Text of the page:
Looking forward as assets continue to reprice in a low rate environment, we would expect to continue to see some additional core margin pressure. As such as we deploy liquidity into more productive earning assets over the next several quarters, we are striving to achieve stability in core net interest income results. Slide eight shows trends in non-interest income. Excluding securities gains and losses, our fee income was up linked quarter to $40.4 million or 2.6%. More broadly, non-spread revenue was 34% of our total revenue which remains a key strength for NBT and we're pleased with the trajectory of each of the nonbanking businesses we're in and continue to believe they are all investable. Retail banking fees were up linked quarter due mostly to higher card-related activities. Wealth and retirement plan administration fees had another strong quarter on new business wins and market appreciation. Turning to non-interest expense on slide nine, our total operating expenses were $72.9 million for the quarter and we continued to demonstrate effective cost awareness. We did incur an additional $2.3 million of non-recurring costs in the quarter related to an estimated litigation settlement. We'd expect core operating expense to drift modestly upward over the next several quarters.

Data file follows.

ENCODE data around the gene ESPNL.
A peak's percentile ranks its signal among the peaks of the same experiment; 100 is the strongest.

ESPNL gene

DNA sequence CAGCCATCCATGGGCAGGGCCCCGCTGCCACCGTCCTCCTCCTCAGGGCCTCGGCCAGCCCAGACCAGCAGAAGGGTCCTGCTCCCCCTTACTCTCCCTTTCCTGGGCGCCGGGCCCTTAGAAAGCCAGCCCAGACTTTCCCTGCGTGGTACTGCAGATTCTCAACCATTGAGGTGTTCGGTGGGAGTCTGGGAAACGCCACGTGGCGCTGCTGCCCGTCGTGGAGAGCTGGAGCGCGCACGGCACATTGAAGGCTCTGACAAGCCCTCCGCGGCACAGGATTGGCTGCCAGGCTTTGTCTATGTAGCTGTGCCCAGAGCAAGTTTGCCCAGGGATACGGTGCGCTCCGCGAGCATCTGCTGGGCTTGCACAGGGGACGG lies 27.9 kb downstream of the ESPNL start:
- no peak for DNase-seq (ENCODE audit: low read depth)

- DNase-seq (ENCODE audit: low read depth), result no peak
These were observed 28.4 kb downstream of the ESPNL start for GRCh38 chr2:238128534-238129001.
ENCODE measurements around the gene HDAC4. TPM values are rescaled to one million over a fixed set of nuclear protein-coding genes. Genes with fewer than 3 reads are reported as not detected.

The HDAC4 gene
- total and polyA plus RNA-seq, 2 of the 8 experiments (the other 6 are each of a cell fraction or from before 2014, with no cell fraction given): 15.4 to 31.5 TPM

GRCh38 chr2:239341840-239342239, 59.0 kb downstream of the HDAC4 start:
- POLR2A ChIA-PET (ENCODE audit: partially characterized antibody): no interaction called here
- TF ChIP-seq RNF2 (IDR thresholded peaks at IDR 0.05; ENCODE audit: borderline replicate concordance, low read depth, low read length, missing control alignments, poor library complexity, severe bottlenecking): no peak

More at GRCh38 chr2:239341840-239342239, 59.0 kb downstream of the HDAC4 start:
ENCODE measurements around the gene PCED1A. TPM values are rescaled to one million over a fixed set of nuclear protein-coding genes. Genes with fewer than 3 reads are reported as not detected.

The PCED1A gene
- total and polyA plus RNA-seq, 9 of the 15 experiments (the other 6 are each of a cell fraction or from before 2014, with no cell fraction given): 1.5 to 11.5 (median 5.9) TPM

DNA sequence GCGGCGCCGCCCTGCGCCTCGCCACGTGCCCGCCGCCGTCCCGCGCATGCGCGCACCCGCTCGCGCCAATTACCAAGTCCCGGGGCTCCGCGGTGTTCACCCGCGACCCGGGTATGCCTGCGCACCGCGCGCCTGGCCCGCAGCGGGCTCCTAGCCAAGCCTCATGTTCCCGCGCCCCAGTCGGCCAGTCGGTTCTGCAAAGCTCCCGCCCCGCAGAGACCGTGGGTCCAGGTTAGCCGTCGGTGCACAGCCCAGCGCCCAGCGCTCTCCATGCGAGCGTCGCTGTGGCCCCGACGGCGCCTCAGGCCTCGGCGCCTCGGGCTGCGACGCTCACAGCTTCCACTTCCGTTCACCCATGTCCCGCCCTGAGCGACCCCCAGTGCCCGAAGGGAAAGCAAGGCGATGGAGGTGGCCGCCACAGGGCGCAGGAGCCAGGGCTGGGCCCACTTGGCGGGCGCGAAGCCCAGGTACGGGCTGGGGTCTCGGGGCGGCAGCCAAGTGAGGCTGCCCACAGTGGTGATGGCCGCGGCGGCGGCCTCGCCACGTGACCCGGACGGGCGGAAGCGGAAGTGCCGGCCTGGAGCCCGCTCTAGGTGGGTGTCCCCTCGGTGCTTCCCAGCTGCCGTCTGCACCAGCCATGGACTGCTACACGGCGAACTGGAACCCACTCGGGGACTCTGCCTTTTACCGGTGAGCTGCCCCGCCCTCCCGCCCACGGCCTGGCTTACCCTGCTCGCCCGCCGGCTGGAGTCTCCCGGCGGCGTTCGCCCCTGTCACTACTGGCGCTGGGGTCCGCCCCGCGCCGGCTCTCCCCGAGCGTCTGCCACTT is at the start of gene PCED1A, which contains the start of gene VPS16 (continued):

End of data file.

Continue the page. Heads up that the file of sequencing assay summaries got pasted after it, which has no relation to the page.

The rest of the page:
On slide 10, we provide an overview of key asset quality metrics. Excluding the impact of PPP, net charge-offs remained lower than historical norms at 12 basis points. Both NPLs and NPAs declined this quarter. Observed credit metrics have been much better than what would have been suggested by the CECL models at this time last year. On slide 11, we provide a walk forward of our reserve. Clearly the economic outlook continues to improve, but uncertainty remains elevated. Excluding PPP, our allowance to loans ratio was 128 basis points, an appropriately conservative estimate of the credit risk in our portfolio today. We continue to believe that the path of charge-off activity will return to more historical norms and along with expected balance sheet growth will likely be the drivers of future provisioning needs. As I wrap-up my prepared comments, some closing thoughts. We started 2021 on strong footing and we are pleased with the fundamental results of the first nine months of the year. Stable net interest income, good results from our recurring fee income lines, sustained expense discipline, and exceptional credit quality outcomes have been clear highlights. It's also worth mentioning that we've added over $121 million to capital over these last historically challenging seven quarters; while at the same time paying dividends to our shareholders of $82.8 million and buying back $22.1 million of our own shares. These meaningful capital accumulation results put us in an enviable position as we consider growth opportunities for 2022 and beyond.